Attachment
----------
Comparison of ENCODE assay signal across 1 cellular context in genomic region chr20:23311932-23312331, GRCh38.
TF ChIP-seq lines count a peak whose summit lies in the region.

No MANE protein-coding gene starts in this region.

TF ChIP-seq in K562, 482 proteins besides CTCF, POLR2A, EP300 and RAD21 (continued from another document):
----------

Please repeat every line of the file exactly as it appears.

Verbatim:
Comparison of ENCODE assay signal across 1 cellular context in genomic region chr20:23311932-23312331, GRCh38.
TF ChIP-seq lines count a peak whose summit lies in the region.

No MANE protein-coding gene starts in this region.

TF ChIP-seq in K562, 482 proteins besides CTCF, POLR2A, EP300 and RAD21 (continued from another document):